I know these gales. We get them quite suddenly, always from the north- west, and always cold. They ruin my garden for a day or two, and in the summer try my temper, and at all seasons try my skin; yet they are precious because of the beautiful clear light they bring, the intensity of cold blue in the sky and the terrific purple blackness of the clouds one hour and their divine whiteness the next. They fly screaming over the plain as though ten thousand devils with whips were after them, and in the sunny intervals there is nothing in any of nature's moods to equal the clear sharpness of the atmosphere, all the mellowness and indistinctness beaten out of it, and every leaf and twig glistening coldly bright. It is not becoming, a north-westerly gale; it treats us as it treats the garden, but with opposite results, roughly rubbing the softness out of our faces, as I can see when I look at the babies, and avoid the further proof of my own reflection in the glass. But there is life in it, glowing, intense, robust life, and when in October after weeks of serene weather this gale suddenly pounces on us in all its savageness, and the cold comes in a gust, and the trees are stripped in an hour, what a bracing feeling it is, the feeling that here is the first breath of winter, that it is time to pull ourselves together, that the season of work, and discipline, and severity is upon us, the stern season that forces us to look facts in the face, to put aside our dreams and languors, and show what stuff we are made of. No one can possibly love the summer, the dear time of dreams, more passionately than I do; yet I have no desire to prolong it by running off south when the winter approaches and so cheat the year of half its lessons. It is delightful and instructive to potter among one's plants, but it is imperative for body and soul that the pottering should cease for a few months, and that we should be made to realise that grim other side of life. A long hard winter lived through from beginning to end without shirking is one of the most salutary experiences in the world. There is no nonsense about it; you could not indulge in vapours and the finer sentiments in the midst of its deadly earnest if you tried. The thermometer goes down to twenty degrees of frost Reaumur, and down you go with it to the realities, to that elementary state where everything is big--health and sickness, delight and misery, ecstasy and despair. It makes you remember your poorer neighbours, and sends you into their homes to see that they too are fitted out with the armour of warmth and food necessary in the long fight; and in your own home it draws you nearer than ever to each other. Out of doors it is too cold to walk, so you run, and are rewarded by the conviction that you cannot be more than fifteen; or you get into your furs, and dart away in a sleigh over the snow, and are sure there never was music so charming as that of its bells; or you put on your skates, and are off to the lake to which you drove so often on June nights, when it lay rosy in the reflection of the northern glow, and all alive with myriads of wild duck and plovers, and which is now, but for the swish of your skates, so silent, and but for your warmth and jollity, so forlorn. Nor would I willingly miss the early darkness and the pleasant firelight tea and the long evenings among my books. It is then that I am glad I do not live in a cave, as I confess I have in my more godlike moments wished to do; it is then that I feel most capable of attending to the Man of Wrath's exhortations with an open mind; it is then that I actually like to hear the shrieks of the wind, and then that I give my heartiest assent, as I warm my feet at the fire, to the poet's proposition that all which we behold is full of blessings.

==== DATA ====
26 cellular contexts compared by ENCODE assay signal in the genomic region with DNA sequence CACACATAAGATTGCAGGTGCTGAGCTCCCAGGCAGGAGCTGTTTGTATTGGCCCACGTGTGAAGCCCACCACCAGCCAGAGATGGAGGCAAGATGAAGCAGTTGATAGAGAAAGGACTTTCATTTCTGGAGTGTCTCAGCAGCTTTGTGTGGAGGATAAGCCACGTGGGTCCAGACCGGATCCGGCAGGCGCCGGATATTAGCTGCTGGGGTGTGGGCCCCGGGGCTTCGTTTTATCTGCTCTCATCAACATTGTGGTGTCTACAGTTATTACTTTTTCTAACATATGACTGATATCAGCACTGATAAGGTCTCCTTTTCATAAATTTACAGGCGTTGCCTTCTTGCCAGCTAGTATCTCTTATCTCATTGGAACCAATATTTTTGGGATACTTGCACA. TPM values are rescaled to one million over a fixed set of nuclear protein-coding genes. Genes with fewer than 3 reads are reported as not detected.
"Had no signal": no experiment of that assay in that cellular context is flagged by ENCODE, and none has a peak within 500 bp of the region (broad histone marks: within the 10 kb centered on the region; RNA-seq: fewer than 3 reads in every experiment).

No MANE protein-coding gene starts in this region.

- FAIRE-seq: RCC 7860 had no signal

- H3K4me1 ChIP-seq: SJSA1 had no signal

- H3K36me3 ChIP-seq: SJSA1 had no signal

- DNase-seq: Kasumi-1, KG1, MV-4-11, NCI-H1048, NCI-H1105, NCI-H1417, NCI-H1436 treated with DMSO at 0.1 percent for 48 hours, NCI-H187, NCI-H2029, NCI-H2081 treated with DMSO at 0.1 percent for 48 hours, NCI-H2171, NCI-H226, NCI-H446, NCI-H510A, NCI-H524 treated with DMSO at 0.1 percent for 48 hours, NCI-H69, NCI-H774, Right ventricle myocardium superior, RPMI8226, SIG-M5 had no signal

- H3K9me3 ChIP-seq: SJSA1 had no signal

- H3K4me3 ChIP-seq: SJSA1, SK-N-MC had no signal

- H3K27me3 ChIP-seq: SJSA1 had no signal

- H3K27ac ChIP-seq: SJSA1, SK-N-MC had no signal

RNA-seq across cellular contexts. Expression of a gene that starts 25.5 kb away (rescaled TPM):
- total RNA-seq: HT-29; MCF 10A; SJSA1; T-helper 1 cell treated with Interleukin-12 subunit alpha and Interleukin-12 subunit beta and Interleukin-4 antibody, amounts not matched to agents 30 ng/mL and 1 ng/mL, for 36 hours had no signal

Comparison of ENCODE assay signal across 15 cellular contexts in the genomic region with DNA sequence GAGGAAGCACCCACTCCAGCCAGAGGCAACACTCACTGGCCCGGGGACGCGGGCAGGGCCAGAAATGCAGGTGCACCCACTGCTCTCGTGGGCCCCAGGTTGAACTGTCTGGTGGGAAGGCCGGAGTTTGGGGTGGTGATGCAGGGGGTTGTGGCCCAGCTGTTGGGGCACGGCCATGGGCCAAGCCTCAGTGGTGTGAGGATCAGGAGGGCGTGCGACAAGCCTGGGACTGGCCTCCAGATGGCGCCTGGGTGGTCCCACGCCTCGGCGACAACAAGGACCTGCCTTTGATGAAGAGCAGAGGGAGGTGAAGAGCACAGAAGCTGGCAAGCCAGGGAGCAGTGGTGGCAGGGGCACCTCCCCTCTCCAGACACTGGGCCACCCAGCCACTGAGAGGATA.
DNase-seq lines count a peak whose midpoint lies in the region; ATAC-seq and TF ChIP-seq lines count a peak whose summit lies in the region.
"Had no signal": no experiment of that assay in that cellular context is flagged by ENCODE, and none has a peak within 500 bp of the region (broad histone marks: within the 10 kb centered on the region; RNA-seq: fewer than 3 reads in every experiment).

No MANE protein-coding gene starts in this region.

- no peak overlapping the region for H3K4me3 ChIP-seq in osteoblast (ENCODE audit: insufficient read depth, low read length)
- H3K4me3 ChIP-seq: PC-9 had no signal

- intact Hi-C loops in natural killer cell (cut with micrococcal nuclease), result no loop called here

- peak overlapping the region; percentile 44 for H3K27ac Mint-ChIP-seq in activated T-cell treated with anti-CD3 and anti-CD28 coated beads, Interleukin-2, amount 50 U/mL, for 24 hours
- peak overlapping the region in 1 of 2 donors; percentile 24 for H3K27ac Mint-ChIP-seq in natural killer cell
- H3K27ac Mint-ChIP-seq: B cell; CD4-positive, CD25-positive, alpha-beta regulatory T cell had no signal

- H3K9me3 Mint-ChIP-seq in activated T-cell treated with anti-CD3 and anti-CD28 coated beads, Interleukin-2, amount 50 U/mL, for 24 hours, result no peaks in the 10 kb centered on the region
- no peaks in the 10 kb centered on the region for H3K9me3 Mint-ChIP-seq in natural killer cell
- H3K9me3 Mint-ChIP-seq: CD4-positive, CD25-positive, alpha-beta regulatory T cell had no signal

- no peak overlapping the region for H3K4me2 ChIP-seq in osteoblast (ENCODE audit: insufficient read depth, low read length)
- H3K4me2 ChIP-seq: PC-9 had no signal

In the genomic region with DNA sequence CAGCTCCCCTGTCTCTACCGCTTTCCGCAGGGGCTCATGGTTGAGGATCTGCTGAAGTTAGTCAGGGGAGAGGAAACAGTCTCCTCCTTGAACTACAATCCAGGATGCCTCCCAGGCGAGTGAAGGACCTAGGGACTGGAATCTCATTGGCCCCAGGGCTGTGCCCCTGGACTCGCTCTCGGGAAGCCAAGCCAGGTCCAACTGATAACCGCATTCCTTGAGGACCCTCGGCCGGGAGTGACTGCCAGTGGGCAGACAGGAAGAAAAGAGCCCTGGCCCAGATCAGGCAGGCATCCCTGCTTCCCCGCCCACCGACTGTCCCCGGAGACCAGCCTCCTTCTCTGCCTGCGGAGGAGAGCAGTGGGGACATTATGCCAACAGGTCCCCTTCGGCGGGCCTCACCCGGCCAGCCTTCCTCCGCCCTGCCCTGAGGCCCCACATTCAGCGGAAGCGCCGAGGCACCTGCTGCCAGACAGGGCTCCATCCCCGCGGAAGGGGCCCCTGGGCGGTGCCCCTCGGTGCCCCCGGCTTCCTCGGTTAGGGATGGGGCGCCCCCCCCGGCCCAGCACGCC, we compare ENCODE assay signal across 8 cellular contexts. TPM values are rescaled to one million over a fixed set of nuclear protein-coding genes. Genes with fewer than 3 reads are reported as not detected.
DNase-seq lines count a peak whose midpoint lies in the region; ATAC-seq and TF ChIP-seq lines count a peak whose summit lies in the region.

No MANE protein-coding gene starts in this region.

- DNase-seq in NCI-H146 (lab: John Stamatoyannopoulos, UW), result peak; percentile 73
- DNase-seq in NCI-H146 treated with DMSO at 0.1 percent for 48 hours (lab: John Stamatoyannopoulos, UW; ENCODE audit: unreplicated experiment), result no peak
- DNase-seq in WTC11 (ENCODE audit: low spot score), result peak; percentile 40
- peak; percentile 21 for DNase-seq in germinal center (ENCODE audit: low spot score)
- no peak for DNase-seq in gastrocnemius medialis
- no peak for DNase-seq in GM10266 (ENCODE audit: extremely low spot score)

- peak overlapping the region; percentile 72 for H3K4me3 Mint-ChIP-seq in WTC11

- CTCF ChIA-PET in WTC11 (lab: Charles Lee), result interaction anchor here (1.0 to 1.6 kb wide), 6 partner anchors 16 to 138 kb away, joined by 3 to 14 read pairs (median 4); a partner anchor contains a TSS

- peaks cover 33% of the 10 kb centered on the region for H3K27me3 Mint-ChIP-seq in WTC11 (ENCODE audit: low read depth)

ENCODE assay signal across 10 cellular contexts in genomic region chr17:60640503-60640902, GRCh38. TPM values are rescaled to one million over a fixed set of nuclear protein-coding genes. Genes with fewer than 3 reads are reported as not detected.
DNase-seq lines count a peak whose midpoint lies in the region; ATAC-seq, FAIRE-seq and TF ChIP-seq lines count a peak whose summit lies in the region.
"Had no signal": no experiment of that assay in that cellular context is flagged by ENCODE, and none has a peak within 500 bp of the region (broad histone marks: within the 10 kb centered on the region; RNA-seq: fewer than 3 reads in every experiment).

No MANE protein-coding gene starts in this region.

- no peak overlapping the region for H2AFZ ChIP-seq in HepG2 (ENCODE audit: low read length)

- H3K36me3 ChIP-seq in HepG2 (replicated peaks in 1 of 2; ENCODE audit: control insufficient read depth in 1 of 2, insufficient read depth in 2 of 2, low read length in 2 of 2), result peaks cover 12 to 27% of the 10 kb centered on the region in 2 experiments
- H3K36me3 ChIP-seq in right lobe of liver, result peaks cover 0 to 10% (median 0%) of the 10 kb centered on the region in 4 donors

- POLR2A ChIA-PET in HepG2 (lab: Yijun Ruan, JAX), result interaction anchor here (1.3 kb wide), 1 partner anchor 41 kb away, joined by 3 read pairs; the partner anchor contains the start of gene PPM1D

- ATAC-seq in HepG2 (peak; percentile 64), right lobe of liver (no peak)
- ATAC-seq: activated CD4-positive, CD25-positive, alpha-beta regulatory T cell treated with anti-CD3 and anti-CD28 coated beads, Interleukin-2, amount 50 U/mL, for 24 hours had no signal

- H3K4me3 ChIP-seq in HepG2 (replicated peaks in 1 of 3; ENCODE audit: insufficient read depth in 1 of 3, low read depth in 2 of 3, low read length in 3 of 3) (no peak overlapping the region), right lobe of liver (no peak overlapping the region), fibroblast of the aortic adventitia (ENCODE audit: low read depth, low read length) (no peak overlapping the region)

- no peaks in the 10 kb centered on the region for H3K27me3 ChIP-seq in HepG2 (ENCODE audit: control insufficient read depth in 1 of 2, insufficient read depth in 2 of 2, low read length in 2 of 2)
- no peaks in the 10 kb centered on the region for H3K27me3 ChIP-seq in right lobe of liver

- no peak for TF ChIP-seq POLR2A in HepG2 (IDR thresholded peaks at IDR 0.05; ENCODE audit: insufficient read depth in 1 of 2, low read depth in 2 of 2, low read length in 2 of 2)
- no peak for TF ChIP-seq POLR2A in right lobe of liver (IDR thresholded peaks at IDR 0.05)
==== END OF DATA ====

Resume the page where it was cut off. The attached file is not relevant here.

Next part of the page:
But what dreariness can equal the dreariness of a cold gale at midsummer? I have been chilly and dejected all day, shut up behind the streaming window-panes, and not liking to have a fire because of its dissipated appearance in the scorching intervals of sunshine. Once or twice my hand was on the bell and I was going to order one, when out came the sun and it was June again, and I ran joyfully into the

The Solitary Summer - 6/18